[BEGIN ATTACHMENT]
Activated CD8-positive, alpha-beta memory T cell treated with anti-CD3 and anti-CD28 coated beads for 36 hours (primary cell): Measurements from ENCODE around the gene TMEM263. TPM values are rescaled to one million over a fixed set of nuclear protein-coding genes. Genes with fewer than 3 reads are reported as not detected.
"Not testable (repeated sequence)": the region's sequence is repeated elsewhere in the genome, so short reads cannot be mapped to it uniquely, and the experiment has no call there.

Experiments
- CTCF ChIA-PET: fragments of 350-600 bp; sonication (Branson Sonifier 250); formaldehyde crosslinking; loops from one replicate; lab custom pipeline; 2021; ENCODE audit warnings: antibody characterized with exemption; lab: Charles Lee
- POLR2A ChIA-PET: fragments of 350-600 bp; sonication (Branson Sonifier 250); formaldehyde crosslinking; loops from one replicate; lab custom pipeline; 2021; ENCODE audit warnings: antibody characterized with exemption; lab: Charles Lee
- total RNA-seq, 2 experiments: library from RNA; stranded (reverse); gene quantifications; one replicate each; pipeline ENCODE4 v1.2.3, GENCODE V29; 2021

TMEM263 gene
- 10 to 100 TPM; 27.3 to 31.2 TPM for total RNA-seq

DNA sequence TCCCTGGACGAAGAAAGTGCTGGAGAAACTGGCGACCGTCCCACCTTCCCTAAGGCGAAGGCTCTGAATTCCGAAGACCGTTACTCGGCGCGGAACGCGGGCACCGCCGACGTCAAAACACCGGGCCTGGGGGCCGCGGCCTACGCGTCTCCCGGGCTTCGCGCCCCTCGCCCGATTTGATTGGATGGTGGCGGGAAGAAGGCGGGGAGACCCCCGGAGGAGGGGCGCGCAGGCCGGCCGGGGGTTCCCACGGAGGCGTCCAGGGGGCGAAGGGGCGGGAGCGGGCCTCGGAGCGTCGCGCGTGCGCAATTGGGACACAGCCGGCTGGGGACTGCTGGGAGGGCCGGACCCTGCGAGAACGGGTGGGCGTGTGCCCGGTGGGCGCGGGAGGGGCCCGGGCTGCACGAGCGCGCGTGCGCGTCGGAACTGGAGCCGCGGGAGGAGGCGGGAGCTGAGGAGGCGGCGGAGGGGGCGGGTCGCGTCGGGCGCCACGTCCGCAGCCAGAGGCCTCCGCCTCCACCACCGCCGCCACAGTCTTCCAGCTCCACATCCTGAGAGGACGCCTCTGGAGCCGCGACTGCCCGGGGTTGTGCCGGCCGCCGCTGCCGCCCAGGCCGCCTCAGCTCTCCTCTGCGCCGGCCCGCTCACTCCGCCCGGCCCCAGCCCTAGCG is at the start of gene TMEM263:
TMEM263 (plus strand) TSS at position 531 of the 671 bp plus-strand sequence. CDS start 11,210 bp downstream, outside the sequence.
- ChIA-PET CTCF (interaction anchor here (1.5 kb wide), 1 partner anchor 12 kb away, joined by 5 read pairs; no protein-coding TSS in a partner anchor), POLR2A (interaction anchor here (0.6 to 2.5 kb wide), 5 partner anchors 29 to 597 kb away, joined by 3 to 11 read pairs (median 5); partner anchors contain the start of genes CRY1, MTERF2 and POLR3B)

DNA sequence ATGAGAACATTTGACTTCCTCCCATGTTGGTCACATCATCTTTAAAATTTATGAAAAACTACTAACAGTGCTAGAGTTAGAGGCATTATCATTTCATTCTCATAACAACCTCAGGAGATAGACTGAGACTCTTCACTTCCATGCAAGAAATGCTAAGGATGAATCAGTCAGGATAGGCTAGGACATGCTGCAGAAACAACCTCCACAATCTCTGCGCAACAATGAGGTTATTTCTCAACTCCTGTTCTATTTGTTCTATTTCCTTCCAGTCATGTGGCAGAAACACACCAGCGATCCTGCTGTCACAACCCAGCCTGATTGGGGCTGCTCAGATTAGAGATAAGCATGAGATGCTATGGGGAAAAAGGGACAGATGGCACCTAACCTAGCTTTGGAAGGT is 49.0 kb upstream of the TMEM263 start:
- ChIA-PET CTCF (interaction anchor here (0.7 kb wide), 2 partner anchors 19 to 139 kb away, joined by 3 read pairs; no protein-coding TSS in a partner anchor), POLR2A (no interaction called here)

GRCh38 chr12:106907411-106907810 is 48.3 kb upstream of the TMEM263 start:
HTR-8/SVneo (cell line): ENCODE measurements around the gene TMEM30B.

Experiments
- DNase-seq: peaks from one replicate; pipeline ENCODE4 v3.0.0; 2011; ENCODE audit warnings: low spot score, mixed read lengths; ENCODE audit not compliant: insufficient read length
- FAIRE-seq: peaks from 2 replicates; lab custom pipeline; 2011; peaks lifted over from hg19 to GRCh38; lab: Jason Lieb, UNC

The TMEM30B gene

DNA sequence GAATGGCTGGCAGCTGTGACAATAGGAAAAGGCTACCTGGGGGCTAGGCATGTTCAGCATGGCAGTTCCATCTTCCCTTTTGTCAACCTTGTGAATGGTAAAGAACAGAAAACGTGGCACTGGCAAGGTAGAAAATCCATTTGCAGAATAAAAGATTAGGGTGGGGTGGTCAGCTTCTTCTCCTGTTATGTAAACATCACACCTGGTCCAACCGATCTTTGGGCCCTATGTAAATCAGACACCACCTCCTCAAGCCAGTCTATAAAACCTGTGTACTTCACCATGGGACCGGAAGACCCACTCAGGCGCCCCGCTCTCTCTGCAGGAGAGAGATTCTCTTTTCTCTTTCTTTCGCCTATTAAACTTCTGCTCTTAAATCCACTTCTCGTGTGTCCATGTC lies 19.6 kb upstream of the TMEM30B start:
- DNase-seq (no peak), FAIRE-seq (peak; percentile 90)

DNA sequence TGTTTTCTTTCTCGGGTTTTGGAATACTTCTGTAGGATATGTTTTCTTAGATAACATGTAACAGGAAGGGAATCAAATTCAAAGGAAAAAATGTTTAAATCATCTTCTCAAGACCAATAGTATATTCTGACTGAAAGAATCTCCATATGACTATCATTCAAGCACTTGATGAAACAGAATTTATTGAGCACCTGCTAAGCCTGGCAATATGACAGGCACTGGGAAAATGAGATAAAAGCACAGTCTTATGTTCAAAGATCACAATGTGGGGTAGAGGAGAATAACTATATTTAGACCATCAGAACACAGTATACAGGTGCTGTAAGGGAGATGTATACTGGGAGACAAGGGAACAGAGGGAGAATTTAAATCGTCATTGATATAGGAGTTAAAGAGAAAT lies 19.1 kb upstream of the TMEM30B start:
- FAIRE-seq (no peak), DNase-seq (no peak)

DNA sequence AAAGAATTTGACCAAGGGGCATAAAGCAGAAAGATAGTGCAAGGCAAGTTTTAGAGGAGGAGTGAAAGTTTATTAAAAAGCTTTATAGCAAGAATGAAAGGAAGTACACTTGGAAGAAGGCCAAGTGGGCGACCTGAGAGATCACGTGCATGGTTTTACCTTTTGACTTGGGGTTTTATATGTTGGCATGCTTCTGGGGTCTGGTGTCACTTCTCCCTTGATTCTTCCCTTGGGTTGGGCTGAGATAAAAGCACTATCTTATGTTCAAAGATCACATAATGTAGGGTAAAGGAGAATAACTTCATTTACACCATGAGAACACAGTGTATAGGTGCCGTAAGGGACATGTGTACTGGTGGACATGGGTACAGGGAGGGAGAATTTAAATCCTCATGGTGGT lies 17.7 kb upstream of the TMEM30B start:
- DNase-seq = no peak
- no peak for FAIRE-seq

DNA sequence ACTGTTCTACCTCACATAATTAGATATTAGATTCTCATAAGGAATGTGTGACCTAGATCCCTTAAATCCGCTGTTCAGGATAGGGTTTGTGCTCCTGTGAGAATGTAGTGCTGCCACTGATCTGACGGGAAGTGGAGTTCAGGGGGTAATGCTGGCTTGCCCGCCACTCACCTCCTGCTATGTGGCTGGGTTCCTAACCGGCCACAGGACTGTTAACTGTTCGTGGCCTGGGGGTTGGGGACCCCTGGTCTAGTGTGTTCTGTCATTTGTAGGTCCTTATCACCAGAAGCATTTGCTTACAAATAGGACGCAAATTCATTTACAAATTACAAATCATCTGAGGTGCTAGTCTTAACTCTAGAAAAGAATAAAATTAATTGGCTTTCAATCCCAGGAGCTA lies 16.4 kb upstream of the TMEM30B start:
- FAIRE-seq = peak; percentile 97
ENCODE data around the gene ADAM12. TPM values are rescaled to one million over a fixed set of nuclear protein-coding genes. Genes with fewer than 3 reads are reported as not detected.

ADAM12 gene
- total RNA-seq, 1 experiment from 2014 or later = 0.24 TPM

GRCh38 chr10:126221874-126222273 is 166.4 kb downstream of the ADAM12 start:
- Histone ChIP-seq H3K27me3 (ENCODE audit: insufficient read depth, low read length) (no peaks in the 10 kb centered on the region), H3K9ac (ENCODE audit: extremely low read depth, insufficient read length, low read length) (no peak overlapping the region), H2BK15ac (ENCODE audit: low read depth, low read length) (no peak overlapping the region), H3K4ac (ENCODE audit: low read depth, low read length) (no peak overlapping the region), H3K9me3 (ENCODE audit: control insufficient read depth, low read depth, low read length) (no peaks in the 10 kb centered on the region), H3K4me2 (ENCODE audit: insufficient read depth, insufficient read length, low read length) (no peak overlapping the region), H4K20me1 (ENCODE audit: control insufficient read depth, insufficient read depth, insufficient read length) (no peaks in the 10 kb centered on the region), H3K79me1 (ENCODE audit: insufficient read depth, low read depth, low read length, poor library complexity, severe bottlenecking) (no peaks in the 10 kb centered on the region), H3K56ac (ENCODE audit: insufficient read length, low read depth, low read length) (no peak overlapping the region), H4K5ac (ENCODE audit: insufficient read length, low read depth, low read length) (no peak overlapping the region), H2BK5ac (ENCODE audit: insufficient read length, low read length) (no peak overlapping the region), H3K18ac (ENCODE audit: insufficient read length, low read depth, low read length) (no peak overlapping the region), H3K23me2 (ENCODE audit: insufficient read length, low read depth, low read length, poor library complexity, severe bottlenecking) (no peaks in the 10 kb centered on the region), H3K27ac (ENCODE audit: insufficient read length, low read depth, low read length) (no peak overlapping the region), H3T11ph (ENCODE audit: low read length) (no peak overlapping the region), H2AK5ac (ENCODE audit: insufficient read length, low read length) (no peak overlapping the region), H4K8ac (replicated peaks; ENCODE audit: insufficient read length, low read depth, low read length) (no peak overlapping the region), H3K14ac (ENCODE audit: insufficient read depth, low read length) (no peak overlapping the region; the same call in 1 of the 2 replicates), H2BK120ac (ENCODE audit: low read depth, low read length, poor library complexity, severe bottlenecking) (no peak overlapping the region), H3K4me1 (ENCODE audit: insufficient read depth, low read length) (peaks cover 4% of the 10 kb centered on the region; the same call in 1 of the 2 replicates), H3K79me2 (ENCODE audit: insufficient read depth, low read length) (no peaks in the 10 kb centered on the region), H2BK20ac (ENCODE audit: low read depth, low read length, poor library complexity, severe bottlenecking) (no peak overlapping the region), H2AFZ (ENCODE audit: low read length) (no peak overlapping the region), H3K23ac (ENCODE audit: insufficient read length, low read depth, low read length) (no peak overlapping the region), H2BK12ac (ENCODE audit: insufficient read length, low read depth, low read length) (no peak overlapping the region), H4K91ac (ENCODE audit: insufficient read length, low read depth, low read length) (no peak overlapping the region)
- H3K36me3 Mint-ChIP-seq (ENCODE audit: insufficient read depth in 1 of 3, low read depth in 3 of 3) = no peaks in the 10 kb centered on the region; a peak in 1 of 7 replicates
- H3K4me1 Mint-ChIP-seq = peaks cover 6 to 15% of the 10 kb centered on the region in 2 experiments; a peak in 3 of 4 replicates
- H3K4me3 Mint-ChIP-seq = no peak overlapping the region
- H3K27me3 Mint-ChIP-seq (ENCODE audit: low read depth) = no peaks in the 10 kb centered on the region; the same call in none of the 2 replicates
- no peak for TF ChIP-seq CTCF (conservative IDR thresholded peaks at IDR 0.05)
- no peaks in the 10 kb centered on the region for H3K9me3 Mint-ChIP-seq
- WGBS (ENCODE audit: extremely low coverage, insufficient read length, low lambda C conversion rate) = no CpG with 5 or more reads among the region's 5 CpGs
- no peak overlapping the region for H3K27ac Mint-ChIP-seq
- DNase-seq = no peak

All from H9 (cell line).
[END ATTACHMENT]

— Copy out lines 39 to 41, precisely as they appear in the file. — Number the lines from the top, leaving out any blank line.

- no peaks in the 10 kb centered on the region for H3K9me3 Mint-ChIP-seq
- WGBS (ENCODE audit: extremely low coverage, insufficient read length, low lambda C conversion rate) = no CpG with 5 or more reads among the region's 5 CpGs
- no peak overlapping the region for H3K27ac Mint-ChIP-seq